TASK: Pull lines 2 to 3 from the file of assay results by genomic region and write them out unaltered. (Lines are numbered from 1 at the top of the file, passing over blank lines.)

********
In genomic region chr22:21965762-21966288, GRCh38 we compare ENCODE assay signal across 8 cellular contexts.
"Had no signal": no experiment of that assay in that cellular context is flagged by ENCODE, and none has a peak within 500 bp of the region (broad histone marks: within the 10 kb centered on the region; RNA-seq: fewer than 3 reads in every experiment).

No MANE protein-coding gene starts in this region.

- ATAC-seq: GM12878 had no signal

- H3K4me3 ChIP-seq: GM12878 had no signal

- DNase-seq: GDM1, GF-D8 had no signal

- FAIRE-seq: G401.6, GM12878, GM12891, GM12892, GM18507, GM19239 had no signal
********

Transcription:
"Had no signal": no experiment of that assay in that cellular context is flagged by ENCODE, and none has a peak within 500 bp of the region (broad histone marks: within the 10 kb centered on the region; RNA-seq: fewer than 3 reads in every experiment).

No MANE protein-coding gene starts in this region.